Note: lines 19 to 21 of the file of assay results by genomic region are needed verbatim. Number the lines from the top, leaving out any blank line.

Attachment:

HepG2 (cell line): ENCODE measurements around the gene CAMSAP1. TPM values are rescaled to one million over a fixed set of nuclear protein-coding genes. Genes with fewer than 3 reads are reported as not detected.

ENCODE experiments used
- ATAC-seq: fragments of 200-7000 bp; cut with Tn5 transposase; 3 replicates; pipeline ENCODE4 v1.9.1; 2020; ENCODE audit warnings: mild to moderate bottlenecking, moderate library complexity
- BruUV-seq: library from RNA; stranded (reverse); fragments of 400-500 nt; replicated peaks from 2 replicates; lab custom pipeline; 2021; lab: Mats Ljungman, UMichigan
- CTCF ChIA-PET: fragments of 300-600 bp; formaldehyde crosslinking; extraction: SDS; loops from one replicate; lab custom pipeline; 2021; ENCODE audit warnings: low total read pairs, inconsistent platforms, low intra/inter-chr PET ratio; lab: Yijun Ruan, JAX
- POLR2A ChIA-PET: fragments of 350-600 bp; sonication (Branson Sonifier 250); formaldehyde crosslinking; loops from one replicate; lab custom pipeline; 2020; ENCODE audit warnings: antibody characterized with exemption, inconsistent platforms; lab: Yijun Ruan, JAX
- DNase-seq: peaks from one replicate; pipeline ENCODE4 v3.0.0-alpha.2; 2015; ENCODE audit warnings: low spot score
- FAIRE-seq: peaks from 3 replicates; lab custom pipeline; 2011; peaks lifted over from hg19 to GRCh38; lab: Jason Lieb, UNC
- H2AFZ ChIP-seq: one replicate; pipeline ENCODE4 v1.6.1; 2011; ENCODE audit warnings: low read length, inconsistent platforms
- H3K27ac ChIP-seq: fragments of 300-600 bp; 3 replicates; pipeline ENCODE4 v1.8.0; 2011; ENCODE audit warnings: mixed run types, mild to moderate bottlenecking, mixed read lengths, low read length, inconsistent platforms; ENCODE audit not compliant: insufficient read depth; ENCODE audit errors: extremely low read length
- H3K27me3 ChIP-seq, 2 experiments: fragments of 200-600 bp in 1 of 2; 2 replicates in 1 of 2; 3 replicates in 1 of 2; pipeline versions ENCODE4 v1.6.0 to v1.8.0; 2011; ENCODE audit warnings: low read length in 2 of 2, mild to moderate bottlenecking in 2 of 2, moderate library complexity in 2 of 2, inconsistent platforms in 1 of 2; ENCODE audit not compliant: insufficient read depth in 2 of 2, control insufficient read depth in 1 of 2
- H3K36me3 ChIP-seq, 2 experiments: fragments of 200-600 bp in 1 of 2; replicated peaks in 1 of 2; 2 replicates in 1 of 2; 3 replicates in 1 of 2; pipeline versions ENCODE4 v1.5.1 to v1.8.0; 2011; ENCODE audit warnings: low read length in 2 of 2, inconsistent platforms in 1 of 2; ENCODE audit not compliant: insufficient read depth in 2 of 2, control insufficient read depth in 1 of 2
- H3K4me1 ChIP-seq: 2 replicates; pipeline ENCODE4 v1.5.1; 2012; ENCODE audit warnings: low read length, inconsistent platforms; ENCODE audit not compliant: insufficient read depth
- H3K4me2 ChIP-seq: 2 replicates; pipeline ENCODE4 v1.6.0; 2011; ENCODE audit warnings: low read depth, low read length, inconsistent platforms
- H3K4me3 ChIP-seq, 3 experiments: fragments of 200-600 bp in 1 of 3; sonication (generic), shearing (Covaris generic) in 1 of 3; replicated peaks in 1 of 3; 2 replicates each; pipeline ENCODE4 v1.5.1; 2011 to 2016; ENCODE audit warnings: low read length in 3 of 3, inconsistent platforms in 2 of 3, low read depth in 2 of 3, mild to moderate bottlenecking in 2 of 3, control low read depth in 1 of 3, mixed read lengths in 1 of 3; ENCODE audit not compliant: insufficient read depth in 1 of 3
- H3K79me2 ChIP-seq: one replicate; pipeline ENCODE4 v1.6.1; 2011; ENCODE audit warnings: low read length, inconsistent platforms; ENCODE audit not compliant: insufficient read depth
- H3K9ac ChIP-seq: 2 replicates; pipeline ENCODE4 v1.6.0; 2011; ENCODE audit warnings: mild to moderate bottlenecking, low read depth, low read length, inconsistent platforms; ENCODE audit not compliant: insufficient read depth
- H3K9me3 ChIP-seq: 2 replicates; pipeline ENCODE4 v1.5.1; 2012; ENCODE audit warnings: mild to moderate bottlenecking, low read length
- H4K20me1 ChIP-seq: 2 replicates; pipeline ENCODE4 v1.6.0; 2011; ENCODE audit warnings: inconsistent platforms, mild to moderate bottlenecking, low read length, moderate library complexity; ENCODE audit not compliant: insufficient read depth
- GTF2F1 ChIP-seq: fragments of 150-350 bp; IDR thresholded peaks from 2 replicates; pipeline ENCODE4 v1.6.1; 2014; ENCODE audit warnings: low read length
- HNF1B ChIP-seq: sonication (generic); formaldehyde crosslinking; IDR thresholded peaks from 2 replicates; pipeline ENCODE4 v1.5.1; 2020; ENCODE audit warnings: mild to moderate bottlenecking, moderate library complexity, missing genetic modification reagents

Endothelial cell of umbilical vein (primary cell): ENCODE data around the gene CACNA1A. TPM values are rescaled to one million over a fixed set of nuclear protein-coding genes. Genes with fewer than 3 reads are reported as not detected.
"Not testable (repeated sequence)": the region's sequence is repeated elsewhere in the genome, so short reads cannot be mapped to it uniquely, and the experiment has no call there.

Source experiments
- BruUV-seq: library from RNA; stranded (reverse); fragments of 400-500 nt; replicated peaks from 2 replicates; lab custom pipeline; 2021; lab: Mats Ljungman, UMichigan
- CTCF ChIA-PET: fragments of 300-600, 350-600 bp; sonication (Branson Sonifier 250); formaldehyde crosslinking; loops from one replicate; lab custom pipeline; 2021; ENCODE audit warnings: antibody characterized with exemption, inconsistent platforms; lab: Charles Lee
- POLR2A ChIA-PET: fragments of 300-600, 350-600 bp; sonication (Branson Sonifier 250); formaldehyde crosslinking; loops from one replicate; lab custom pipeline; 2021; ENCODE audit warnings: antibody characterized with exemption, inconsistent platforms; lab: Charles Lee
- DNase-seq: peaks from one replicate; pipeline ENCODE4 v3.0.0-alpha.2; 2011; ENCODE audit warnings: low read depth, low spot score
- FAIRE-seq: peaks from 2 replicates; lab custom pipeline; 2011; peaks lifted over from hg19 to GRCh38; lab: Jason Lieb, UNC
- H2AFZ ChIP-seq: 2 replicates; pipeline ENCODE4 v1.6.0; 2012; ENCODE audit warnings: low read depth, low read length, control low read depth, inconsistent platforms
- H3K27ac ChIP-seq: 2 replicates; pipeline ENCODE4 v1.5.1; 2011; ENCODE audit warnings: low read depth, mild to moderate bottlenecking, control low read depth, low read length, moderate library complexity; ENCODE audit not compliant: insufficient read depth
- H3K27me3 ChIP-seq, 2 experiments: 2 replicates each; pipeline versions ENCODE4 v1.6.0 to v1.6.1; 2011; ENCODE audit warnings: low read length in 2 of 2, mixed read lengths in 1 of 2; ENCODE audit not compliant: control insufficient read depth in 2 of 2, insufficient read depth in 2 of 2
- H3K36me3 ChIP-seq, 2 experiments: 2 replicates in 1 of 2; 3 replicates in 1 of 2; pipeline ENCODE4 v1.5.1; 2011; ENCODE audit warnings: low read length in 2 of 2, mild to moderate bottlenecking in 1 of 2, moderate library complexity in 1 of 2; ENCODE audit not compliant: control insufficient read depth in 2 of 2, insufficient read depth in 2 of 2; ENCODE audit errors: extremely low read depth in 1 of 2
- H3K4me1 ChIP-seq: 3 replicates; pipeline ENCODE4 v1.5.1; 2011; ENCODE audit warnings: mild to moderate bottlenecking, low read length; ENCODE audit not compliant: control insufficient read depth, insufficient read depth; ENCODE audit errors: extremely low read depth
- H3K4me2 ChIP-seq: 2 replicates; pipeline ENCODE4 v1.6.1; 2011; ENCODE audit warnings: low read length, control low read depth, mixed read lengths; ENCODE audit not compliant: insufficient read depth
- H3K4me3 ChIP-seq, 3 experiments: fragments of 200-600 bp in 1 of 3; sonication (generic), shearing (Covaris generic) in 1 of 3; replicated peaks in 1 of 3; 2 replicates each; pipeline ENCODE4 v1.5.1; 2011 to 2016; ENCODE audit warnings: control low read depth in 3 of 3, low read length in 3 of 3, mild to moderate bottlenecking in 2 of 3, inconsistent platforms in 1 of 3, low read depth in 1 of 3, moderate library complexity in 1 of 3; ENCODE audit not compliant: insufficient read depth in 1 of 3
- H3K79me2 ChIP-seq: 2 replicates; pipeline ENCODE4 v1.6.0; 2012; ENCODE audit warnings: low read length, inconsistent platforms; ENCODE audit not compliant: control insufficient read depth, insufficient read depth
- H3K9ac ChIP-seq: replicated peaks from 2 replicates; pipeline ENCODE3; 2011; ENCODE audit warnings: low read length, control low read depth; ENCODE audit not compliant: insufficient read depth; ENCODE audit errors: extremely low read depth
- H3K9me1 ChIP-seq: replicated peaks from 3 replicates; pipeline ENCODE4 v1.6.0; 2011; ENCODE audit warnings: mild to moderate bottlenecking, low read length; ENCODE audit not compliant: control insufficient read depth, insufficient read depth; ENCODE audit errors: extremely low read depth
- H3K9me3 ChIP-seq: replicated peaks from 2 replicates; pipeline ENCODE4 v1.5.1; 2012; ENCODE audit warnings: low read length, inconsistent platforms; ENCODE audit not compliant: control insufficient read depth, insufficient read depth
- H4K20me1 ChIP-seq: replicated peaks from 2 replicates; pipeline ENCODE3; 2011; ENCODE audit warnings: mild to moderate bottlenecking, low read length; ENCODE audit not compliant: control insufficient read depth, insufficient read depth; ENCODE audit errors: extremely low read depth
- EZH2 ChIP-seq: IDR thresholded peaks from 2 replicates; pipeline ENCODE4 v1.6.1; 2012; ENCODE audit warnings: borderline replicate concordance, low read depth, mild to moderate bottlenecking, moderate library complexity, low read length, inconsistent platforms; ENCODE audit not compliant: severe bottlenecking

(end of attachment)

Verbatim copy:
- H4K20me1 ChIP-seq: 2 replicates; pipeline ENCODE4 v1.6.0; 2011; ENCODE audit warnings: inconsistent platforms, mild to moderate bottlenecking, low read length, moderate library complexity; ENCODE audit not compliant: insufficient read depth
- GTF2F1 ChIP-seq: fragments of 150-350 bp; IDR thresholded peaks from 2 replicates; pipeline ENCODE4 v1.6.1; 2014; ENCODE audit warnings: low read length
- HNF1B ChIP-seq: sonication (generic); formaldehyde crosslinking; IDR thresholded peaks from 2 replicates; pipeline ENCODE4 v1.5.1; 2020; ENCODE audit warnings: mild to moderate bottlenecking, moderate library complexity, missing genetic modification reagents